The forward pressure feature certainly was instrumental here along with the upward and rotating heel release.
The toe piece offers a very nice little adjustable toe stopper that allows the shop technician to adjust these little stoppers for a specific boot. This results in higher step-in convenience. There is also a flip-lever under the foot that allows you to move the heelpiece forward when you are switching into ski mode. If you are in ski mode, open up the heelpiece, lift up your heel and flip the lever back to move the heelpiece back. This is established technology from their “Marker Tour bindings”. Now just step down and the ski brake stays in the “up position”.
3 heel riser positions; flat, 7 and 13 degrees.
The binding comes in at 730 grams including the brake and the screws. It is obviously not the lightest tech binding on the market, but this appears to have been a conscious choice. It allowed them to go with the Tour heel and the more powerful toe piece. According to the Marker guys, the increase in power and safety far outweighs (so to speak) the 150 gram weight penalty. I assume people will discuss this one on many a skin track.
I see the binding as an excellent choice for the everyday ski tourer and ski mountaineers, but also as a good alternative for the person who is simply looking for a safe and powerful ski binding.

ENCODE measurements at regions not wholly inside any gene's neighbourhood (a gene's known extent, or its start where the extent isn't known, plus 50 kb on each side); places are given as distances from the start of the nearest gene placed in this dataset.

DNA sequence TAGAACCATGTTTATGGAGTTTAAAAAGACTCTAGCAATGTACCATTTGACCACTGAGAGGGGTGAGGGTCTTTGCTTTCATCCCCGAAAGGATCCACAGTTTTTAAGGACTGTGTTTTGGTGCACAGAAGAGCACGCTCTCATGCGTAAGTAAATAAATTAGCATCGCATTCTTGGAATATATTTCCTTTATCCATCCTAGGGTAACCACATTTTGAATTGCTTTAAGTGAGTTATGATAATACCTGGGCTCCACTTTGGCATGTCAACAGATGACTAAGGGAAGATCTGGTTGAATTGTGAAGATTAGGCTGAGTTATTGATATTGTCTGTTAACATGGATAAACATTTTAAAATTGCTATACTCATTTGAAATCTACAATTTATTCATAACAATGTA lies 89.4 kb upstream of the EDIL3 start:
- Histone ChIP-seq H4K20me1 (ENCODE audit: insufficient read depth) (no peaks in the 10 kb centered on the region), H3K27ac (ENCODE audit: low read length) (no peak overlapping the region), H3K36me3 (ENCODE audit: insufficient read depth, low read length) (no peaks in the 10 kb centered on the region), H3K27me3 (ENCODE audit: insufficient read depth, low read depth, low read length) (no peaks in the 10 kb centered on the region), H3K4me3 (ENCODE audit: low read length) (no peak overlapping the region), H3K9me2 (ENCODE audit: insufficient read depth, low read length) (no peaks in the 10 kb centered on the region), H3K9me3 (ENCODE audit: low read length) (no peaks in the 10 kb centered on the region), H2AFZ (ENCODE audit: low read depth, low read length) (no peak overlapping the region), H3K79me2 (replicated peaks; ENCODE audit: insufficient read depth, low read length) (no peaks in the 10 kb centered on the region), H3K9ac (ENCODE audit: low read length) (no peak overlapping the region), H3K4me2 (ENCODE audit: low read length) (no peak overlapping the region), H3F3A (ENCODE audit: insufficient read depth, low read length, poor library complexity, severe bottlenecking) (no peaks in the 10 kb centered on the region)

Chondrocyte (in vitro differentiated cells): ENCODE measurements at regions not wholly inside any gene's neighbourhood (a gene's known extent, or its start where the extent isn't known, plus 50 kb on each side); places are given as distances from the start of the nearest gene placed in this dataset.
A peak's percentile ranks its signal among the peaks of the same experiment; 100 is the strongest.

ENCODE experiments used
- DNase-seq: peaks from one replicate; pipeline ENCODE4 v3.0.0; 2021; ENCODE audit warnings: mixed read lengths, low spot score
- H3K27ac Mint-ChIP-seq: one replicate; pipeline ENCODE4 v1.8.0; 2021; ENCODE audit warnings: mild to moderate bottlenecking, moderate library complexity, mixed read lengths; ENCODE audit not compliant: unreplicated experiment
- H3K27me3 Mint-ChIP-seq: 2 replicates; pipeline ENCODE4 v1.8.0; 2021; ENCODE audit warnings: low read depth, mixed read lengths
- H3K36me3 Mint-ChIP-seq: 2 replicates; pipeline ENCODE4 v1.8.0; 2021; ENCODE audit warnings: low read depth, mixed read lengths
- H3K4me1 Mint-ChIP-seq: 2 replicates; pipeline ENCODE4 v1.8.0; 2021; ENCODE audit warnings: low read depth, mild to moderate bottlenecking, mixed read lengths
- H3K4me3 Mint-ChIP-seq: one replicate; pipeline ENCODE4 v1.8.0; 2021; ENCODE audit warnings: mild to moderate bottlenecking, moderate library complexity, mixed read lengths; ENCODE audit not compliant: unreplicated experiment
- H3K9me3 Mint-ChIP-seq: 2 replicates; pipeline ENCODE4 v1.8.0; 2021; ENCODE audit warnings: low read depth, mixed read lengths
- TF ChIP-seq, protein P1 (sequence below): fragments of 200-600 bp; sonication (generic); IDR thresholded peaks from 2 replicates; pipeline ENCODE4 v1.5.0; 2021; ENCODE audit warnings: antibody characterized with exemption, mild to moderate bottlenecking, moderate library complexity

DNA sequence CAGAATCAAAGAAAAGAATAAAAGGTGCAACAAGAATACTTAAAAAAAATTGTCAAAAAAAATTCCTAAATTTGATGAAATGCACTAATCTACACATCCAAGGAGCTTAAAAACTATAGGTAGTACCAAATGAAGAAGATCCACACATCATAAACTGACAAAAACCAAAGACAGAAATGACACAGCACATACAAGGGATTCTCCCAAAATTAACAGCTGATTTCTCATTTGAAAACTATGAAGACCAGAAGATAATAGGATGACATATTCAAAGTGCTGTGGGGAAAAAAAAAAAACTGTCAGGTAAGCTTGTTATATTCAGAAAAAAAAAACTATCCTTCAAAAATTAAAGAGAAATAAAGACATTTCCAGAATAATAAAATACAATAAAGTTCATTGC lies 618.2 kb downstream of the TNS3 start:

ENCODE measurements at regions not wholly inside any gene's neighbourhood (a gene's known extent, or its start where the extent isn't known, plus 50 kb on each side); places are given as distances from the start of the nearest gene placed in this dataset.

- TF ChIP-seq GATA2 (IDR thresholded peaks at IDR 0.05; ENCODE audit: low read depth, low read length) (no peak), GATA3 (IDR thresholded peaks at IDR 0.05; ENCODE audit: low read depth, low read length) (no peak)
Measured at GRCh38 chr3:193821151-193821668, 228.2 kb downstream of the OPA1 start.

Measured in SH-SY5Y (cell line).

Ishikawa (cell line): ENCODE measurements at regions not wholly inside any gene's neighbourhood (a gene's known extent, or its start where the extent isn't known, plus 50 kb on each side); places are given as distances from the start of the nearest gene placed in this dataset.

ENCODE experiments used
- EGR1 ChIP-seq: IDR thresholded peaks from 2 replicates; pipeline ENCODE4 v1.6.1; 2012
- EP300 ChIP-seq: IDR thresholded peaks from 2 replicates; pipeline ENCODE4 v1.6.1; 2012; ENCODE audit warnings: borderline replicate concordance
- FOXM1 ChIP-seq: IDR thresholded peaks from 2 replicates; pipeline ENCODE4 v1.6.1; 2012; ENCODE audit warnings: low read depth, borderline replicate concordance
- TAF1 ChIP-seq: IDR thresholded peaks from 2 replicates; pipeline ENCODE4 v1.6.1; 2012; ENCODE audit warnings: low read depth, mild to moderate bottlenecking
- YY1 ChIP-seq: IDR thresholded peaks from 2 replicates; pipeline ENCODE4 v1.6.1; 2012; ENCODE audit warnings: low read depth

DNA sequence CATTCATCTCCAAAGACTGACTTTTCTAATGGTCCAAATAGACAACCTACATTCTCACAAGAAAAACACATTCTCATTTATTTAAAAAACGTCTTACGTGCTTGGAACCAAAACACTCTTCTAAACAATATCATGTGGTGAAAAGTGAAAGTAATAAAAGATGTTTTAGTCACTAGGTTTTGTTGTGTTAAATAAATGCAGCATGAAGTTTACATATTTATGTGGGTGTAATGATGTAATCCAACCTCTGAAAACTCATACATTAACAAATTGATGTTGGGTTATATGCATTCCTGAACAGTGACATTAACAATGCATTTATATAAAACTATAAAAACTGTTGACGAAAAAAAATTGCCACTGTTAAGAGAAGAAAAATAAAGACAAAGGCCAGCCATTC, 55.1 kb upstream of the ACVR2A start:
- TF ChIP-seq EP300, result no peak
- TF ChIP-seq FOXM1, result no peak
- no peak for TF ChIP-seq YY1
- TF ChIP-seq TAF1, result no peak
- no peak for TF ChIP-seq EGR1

Should you jump huge cliffs with it? No. This is where the light heelpiece would find its elasticity limit quite quickly.
Should you sign up for a major Ski–Mo Race with this binding? Well, no – there are much lighter choices for that.
The DIN 10 binding will be offered at $599.95 with the brake.
The DIN 13 binding will be offered at $649.95 with the brake.
Availability and where to buy:
Last year the release was limited and we are proud to say that Pro Ski and Mountain Service (proskiserivce.com) was one of a very limited number of shops that were able to launch this binding for Marker. Availability was limited to 500 pr last year and it was sold out nationwide in October- the bindings didn't deliver to the shop untill November! This product has connected with the backcountry skiing community as a game changing tool in the gear closet. So please give us a call if you want to reserve a binding for yourself (425 888 6397) we are now taking preorders for September 2015 delivery.
I am usually fairly cautious in recommending a brand new product, but after having skied and toured on this binding for many days, I am fairly confident that this product is solid. The VIP event in Chile went on for three weeks (different people from all over the world every week) and this event alone produced over 300 touring days without one single binding failure. There was a toe pin issue in the first 100 production pair but marker activley produced a fix and facilitated a replacement process that was reletivley quick and easy. To this point no other issues have surfaced.